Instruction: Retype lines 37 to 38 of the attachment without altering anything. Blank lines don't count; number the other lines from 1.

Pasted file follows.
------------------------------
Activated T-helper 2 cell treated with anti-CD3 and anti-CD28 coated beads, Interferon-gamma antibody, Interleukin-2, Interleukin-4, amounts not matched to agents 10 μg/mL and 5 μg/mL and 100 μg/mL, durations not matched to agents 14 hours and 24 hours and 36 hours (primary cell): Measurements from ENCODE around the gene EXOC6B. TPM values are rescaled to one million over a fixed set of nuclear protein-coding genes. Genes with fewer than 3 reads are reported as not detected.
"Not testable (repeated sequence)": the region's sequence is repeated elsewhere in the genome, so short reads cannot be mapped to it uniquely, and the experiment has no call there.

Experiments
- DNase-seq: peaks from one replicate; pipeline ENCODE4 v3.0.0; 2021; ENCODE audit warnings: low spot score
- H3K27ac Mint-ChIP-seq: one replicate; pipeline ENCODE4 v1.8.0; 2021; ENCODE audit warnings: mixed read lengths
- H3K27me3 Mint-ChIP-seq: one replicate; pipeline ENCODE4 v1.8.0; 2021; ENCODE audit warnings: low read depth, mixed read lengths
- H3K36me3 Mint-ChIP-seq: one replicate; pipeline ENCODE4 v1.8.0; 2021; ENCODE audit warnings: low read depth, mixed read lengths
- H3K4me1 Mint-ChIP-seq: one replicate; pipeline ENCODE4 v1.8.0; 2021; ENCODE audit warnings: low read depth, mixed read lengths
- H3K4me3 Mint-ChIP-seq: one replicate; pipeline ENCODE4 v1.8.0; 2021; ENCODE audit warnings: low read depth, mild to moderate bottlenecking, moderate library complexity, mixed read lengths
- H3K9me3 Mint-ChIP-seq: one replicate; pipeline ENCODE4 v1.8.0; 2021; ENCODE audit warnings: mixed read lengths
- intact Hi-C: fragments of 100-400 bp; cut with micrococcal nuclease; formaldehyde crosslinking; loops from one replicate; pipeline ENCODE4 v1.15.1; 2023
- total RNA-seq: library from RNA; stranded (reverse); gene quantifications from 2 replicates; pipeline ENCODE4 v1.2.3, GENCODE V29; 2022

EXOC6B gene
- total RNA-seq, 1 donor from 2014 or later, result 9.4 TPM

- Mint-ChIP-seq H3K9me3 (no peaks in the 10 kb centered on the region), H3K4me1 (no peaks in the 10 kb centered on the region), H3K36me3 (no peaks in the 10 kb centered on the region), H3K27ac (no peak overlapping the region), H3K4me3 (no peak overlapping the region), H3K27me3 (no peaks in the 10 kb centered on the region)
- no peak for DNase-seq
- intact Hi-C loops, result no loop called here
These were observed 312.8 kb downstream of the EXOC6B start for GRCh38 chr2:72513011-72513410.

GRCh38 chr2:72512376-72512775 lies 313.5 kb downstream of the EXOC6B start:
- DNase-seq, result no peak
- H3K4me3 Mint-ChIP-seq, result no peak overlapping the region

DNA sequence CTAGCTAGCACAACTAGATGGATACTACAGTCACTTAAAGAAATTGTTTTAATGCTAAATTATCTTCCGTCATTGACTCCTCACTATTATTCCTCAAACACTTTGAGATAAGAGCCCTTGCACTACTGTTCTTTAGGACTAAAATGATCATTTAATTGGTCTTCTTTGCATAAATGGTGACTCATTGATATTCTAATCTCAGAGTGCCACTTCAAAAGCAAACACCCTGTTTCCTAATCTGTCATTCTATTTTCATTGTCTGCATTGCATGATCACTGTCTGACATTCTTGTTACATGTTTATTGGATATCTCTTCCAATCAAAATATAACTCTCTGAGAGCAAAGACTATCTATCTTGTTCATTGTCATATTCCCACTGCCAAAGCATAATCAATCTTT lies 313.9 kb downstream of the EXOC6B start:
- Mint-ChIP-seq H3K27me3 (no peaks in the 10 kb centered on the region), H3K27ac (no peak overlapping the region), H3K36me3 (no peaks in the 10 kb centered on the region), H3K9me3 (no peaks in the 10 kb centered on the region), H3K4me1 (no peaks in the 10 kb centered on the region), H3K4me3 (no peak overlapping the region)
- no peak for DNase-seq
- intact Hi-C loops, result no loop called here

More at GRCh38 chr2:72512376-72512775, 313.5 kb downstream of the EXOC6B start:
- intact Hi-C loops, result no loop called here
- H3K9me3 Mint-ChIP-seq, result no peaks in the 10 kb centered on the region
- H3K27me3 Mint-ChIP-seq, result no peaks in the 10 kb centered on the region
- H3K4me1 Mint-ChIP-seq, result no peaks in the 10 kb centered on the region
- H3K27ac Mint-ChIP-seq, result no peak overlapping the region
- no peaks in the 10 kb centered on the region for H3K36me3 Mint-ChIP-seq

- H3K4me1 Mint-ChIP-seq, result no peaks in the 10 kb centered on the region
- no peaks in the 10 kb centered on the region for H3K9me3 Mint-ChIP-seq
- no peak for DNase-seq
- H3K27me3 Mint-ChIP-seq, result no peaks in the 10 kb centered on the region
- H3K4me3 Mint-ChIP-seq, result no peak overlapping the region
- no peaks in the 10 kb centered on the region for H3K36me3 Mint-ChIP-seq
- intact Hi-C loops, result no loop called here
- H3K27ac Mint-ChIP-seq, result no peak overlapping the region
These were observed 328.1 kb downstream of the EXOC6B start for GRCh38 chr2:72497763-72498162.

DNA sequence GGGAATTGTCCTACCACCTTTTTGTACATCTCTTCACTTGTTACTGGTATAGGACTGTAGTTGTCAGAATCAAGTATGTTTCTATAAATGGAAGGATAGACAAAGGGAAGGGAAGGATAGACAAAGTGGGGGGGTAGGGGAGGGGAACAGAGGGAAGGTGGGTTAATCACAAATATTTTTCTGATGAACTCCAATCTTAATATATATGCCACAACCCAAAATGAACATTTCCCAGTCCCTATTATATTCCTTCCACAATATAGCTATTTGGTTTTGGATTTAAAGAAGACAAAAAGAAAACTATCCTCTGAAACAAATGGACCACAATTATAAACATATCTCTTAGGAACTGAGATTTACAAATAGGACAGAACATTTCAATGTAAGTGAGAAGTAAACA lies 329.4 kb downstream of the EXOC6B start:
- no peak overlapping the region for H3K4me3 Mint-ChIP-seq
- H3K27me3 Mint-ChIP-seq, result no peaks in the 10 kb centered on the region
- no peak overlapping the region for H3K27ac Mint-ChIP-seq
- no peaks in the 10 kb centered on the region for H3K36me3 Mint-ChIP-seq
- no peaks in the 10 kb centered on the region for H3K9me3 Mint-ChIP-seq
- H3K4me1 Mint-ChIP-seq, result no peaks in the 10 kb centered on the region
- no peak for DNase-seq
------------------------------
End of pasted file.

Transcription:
- H3K4me3 Mint-ChIP-seq, result no peak overlapping the region
- no peaks in the 10 kb centered on the region for H3K36me3 Mint-ChIP-seq